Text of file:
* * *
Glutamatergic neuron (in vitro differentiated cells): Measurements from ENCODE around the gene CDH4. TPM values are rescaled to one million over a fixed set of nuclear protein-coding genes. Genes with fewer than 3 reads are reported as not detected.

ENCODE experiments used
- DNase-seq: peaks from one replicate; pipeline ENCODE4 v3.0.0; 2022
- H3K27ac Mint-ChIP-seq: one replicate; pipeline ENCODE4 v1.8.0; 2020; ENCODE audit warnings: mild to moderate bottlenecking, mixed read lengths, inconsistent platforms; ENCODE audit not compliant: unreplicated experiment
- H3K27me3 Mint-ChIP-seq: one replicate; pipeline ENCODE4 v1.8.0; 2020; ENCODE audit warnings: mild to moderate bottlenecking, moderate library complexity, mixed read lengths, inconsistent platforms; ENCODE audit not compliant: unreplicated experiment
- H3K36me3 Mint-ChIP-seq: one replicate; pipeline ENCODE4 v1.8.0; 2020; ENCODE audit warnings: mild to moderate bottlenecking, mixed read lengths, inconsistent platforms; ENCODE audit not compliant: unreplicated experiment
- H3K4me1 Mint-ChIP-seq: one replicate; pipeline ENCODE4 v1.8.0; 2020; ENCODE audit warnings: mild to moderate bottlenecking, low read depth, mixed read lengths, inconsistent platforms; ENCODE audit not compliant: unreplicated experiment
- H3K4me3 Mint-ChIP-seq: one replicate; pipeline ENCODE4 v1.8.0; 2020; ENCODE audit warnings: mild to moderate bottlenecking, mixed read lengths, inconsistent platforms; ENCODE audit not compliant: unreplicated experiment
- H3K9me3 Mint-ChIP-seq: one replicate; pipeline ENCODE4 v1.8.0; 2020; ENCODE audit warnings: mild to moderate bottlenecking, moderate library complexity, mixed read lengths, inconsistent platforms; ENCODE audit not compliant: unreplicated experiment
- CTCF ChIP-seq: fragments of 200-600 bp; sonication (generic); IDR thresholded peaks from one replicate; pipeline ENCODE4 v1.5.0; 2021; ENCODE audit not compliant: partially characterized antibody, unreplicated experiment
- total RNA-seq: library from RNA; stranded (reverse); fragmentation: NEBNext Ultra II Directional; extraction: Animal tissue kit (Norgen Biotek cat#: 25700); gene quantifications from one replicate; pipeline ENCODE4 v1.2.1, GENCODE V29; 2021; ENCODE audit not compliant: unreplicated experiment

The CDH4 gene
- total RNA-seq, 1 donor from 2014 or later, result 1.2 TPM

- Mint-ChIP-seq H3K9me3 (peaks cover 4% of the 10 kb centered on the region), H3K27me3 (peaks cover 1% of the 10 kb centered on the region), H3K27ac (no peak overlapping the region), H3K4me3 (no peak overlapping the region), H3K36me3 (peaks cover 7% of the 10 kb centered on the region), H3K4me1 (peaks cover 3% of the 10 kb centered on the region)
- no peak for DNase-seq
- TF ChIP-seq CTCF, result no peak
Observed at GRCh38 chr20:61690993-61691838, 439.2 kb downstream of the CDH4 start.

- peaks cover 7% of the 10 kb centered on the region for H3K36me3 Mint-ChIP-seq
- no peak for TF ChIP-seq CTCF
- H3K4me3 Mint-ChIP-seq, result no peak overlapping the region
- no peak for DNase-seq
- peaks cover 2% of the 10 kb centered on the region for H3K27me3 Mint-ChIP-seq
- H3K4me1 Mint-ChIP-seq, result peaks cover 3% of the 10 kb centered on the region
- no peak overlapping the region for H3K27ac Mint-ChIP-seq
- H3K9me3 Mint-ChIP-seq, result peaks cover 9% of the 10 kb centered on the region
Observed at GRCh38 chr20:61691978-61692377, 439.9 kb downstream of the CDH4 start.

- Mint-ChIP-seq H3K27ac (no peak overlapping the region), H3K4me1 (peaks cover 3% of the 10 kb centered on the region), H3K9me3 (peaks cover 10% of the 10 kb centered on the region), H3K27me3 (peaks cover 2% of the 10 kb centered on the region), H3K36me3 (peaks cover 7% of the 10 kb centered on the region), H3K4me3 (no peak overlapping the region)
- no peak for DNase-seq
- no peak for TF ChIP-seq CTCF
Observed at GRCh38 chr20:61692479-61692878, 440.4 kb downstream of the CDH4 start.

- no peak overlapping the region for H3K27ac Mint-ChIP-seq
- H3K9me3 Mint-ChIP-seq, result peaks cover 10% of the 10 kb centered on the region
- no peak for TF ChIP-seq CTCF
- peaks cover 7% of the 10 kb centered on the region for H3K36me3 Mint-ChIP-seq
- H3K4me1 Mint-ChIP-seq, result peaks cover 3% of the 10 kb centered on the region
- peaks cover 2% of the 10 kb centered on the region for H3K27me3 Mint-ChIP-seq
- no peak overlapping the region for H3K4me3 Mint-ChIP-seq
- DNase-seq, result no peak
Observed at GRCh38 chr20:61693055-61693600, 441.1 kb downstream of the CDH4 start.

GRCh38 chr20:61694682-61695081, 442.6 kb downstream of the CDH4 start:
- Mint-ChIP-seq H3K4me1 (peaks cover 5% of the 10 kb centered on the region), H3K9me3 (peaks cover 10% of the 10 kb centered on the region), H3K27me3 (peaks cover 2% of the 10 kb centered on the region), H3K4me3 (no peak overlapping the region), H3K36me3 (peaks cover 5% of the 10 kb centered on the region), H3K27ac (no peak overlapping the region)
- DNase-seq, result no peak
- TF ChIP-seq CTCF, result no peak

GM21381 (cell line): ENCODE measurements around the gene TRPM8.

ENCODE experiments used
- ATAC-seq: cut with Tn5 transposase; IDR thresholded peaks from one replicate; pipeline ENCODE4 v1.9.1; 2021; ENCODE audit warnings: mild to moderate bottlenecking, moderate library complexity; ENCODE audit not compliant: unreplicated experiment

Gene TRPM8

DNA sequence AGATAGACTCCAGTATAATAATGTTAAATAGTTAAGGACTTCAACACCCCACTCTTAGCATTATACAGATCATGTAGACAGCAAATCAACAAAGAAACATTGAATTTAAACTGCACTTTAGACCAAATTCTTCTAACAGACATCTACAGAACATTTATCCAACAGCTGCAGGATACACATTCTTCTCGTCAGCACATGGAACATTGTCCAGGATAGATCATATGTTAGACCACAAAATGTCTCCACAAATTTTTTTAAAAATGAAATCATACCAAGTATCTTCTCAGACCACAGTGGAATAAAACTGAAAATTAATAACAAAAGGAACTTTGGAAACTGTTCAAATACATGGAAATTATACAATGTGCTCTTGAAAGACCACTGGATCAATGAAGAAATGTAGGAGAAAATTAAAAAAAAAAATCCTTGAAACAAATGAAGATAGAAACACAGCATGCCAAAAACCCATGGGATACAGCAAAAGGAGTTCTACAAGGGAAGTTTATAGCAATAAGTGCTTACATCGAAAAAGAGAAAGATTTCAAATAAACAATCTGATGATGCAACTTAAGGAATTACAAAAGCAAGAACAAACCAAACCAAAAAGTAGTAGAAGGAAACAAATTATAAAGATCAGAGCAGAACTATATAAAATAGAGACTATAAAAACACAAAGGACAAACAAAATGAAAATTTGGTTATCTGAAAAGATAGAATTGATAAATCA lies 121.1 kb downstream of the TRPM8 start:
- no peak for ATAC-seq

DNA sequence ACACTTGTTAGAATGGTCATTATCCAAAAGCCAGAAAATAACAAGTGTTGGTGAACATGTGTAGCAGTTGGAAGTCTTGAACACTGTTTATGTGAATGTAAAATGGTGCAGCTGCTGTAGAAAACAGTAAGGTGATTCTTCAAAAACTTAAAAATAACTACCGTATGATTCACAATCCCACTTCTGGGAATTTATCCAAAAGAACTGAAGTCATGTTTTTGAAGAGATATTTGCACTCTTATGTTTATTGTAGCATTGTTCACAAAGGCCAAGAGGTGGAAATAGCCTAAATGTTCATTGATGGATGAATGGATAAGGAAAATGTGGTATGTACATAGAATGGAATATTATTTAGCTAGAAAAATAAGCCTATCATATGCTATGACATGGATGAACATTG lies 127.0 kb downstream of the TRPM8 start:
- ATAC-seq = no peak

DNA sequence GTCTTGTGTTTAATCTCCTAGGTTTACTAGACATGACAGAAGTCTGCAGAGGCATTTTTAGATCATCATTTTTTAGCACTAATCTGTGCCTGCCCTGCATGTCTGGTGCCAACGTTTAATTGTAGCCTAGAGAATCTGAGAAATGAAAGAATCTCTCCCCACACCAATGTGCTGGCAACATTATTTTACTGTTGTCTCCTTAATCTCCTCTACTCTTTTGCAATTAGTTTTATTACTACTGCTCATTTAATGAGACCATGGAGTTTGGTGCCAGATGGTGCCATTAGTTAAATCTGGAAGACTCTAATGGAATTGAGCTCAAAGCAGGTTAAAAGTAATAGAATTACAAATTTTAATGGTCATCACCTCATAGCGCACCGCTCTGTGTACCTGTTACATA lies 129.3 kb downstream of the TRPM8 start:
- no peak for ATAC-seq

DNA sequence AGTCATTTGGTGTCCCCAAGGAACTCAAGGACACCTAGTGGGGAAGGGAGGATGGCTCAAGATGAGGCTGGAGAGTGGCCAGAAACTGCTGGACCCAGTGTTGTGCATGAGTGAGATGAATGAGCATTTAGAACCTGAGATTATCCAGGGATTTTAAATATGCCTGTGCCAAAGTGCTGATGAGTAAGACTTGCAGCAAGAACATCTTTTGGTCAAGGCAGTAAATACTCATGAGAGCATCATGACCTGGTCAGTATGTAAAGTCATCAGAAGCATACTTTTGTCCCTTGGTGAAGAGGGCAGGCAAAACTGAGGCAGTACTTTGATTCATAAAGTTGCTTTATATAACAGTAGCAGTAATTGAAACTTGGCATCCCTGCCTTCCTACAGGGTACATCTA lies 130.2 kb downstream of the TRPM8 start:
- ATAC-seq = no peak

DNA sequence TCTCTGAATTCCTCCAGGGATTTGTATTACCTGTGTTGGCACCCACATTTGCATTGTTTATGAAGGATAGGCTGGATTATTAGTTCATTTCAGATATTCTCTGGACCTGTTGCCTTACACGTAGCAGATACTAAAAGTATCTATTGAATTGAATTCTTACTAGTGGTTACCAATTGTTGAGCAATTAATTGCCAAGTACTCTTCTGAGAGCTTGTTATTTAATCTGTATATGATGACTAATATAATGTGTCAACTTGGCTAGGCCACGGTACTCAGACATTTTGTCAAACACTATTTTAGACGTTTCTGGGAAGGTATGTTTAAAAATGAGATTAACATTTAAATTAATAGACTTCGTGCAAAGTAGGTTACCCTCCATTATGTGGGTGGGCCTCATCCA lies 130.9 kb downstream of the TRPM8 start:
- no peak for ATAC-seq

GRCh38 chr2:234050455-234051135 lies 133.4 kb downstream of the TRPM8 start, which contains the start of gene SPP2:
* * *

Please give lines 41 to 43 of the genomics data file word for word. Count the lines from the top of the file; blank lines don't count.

- Mint-ChIP-seq H3K4me1 (peaks cover 5% of the 10 kb centered on the region), H3K9me3 (peaks cover 10% of the 10 kb centered on the region), H3K27me3 (peaks cover 2% of the 10 kb centered on the region), H3K4me3 (no peak overlapping the region), H3K36me3 (peaks cover 5% of the 10 kb centered on the region), H3K27ac (no peak overlapping the region)
- DNase-seq, result no peak
- TF ChIP-seq CTCF, result no peak